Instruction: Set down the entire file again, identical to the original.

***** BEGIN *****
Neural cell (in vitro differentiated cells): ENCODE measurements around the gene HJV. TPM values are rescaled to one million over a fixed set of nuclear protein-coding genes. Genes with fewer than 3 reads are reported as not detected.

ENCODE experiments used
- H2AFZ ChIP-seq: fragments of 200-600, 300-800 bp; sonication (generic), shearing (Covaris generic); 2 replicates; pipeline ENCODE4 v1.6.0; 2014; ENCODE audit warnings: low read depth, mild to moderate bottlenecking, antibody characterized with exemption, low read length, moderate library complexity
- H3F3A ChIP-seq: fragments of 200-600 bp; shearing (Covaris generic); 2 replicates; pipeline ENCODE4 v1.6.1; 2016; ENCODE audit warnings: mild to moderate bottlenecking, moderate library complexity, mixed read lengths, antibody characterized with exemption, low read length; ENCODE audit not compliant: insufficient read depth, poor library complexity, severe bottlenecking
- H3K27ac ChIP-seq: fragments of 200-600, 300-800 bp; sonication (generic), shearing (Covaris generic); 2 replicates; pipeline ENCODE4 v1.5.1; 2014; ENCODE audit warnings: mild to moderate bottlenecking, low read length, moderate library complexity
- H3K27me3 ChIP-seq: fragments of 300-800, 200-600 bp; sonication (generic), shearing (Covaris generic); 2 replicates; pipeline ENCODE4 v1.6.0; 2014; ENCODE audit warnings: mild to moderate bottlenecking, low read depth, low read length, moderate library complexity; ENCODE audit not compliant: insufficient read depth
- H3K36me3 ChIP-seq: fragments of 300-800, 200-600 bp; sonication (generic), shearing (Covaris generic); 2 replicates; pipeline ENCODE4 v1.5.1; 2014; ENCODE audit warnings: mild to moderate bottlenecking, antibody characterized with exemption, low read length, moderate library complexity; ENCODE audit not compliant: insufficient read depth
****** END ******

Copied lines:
Neural cell (in vitro differentiated cells): ENCODE measurements around the gene HJV. TPM values are rescaled to one million over a fixed set of nuclear protein-coding genes. Genes with fewer than 3 reads are reported as not detected.

ENCODE experiments used
- H2AFZ ChIP-seq: fragments of 200-600, 300-800 bp; sonication (generic), shearing (Covaris generic); 2 replicates; pipeline ENCODE4 v1.6.0; 2014; ENCODE audit warnings: low read depth, mild to moderate bottlenecking, antibody characterized with exemption, low read length, moderate library complexity
- H3F3A ChIP-seq: fragments of 200-600 bp; shearing (Covaris generic); 2 replicates; pipeline ENCODE4 v1.6.1; 2016; ENCODE audit warnings: mild to moderate bottlenecking, moderate library complexity, mixed read lengths, antibody characterized with exemption, low read length; ENCODE audit not compliant: insufficient read depth, poor library complexity, severe bottlenecking
- H3K27ac ChIP-seq: fragments of 200-600, 300-800 bp; sonication (generic), shearing (Covaris generic); 2 replicates; pipeline ENCODE4 v1.5.1; 2014; ENCODE audit warnings: mild to moderate bottlenecking, low read length, moderate library complexity
- H3K27me3 ChIP-seq: fragments of 300-800, 200-600 bp; sonication (generic), shearing (Covaris generic); 2 replicates; pipeline ENCODE4 v1.6.0; 2014; ENCODE audit warnings: mild to moderate bottlenecking, low read depth, low read length, moderate library complexity; ENCODE audit not compliant: insufficient read depth
- H3K36me3 ChIP-seq: fragments of 300-800, 200-600 bp; sonication (generic), shearing (Covaris generic); 2 replicates; pipeline ENCODE4 v1.5.1; 2014; ENCODE audit warnings: mild to moderate bottlenecking, antibody characterized with exemption, low read length, moderate library complexity; ENCODE audit not compliant: insufficient read depth